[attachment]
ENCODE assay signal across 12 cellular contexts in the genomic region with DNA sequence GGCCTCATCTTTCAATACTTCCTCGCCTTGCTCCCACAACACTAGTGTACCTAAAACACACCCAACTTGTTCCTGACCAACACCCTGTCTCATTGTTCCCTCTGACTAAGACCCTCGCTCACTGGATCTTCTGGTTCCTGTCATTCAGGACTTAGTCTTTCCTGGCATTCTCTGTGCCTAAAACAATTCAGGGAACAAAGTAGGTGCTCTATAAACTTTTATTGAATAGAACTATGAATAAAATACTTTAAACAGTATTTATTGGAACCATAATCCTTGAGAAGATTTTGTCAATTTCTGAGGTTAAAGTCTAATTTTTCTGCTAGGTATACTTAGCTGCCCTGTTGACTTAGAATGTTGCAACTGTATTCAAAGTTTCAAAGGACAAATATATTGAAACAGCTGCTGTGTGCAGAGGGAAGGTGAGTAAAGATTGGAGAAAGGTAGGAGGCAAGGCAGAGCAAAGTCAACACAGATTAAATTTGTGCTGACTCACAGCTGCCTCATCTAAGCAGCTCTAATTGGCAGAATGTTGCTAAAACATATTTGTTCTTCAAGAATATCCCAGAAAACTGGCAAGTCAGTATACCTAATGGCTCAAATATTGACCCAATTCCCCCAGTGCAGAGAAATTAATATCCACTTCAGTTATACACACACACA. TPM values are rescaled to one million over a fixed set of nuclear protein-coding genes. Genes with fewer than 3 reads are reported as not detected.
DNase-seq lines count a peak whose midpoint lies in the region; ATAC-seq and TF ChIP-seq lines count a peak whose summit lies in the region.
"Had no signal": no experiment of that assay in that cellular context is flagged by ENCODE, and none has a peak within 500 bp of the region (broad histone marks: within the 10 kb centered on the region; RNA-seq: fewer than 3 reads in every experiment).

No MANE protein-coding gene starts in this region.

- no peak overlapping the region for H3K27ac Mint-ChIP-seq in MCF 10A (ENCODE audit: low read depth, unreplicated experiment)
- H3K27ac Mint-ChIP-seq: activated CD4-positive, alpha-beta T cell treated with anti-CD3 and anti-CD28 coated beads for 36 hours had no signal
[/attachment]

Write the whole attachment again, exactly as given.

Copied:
ENCODE assay signal across 12 cellular contexts in the genomic region with DNA sequence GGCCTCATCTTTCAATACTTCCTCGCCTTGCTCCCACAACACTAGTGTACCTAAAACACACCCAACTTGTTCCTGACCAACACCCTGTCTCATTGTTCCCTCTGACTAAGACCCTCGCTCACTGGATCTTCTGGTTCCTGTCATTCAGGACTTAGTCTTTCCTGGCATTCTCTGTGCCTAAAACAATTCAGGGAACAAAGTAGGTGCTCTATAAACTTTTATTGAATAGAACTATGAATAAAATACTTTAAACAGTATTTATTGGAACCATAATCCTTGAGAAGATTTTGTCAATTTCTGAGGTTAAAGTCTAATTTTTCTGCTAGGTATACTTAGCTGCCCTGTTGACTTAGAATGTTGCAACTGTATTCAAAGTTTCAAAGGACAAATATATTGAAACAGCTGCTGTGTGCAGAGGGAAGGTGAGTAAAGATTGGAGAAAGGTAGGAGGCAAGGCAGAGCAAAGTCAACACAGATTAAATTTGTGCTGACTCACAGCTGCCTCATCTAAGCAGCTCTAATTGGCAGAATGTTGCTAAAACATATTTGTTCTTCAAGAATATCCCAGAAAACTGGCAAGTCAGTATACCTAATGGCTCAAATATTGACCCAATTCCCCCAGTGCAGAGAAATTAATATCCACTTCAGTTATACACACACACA. TPM values are rescaled to one million over a fixed set of nuclear protein-coding genes. Genes with fewer than 3 reads are reported as not detected.
DNase-seq lines count a peak whose midpoint lies in the region; ATAC-seq and TF ChIP-seq lines count a peak whose summit lies in the region.
"Had no signal": no experiment of that assay in that cellular context is flagged by ENCODE, and none has a peak within 500 bp of the region (broad histone marks: within the 10 kb centered on the region; RNA-seq: fewer than 3 reads in every experiment).

No MANE protein-coding gene starts in this region.

- no peak overlapping the region for H3K27ac Mint-ChIP-seq in MCF 10A (ENCODE audit: low read depth, unreplicated experiment)
- H3K27ac Mint-ChIP-seq: activated CD4-positive, alpha-beta T cell treated with anti-CD3 and anti-CD28 coated beads for 36 hours had no signal